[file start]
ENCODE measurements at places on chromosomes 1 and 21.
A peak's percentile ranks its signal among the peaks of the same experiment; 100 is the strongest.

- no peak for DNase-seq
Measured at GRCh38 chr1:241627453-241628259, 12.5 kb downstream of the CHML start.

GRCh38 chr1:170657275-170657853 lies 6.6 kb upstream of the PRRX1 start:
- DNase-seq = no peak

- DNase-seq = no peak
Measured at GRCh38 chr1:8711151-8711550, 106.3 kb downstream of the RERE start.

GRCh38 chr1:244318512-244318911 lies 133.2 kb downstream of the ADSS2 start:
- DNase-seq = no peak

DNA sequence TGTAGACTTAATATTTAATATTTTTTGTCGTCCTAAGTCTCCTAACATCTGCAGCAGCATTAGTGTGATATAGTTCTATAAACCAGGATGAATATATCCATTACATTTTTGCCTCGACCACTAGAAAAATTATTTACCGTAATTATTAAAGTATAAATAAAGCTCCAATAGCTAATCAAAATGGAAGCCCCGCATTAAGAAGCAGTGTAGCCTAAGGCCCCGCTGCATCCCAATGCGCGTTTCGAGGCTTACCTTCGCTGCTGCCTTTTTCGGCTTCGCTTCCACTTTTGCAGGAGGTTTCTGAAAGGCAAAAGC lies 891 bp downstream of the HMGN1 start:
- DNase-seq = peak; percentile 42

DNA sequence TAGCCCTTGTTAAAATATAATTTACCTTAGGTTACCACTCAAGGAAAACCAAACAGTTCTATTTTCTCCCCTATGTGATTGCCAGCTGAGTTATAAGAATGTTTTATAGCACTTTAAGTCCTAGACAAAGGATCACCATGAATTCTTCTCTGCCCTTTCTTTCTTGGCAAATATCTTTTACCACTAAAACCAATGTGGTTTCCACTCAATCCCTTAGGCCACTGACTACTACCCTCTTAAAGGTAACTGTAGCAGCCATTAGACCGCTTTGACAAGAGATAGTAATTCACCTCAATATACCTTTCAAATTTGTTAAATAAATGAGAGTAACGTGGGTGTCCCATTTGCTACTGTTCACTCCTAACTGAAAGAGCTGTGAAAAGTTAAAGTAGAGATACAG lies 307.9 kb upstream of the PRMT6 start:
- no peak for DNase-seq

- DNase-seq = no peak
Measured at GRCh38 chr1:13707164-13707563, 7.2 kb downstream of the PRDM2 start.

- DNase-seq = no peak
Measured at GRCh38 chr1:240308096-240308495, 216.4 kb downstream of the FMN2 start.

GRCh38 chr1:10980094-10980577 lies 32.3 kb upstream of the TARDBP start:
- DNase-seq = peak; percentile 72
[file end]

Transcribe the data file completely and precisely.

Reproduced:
ENCODE measurements at places on chromosomes 1 and 21.
A peak's percentile ranks its signal among the peaks of the same experiment; 100 is the strongest.

- no peak for DNase-seq
Measured at GRCh38 chr1:241627453-241628259, 12.5 kb downstream of the CHML start.

GRCh38 chr1:170657275-170657853 lies 6.6 kb upstream of the PRRX1 start:
- DNase-seq = no peak

- DNase-seq = no peak
Measured at GRCh38 chr1:8711151-8711550, 106.3 kb downstream of the RERE start.

GRCh38 chr1:244318512-244318911 lies 133.2 kb downstream of the ADSS2 start:
- DNase-seq = no peak

DNA sequence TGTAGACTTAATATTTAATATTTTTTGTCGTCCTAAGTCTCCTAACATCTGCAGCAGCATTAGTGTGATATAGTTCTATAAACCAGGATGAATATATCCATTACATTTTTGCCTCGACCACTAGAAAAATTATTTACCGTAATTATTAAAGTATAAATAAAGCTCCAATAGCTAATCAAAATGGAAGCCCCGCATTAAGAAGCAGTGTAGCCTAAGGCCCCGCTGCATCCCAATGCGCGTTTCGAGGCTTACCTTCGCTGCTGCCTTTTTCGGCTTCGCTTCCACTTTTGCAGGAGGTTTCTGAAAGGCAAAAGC lies 891 bp downstream of the HMGN1 start:
- DNase-seq = peak; percentile 42

DNA sequence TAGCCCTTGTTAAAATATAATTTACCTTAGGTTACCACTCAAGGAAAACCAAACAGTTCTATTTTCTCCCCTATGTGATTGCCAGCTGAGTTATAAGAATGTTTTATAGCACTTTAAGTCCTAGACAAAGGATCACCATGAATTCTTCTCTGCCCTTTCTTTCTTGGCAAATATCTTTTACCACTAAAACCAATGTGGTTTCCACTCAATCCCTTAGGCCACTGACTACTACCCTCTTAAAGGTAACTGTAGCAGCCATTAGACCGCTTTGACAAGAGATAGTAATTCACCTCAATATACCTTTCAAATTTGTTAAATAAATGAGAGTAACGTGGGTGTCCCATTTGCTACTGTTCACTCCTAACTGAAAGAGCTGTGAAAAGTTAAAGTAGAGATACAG lies 307.9 kb upstream of the PRMT6 start:
- no peak for DNase-seq

- DNase-seq = no peak
Measured at GRCh38 chr1:13707164-13707563, 7.2 kb downstream of the PRDM2 start.

- DNase-seq = no peak
Measured at GRCh38 chr1:240308096-240308495, 216.4 kb downstream of the FMN2 start.

GRCh38 chr1:10980094-10980577 lies 32.3 kb upstream of the TARDBP start:
- DNase-seq = peak; percentile 72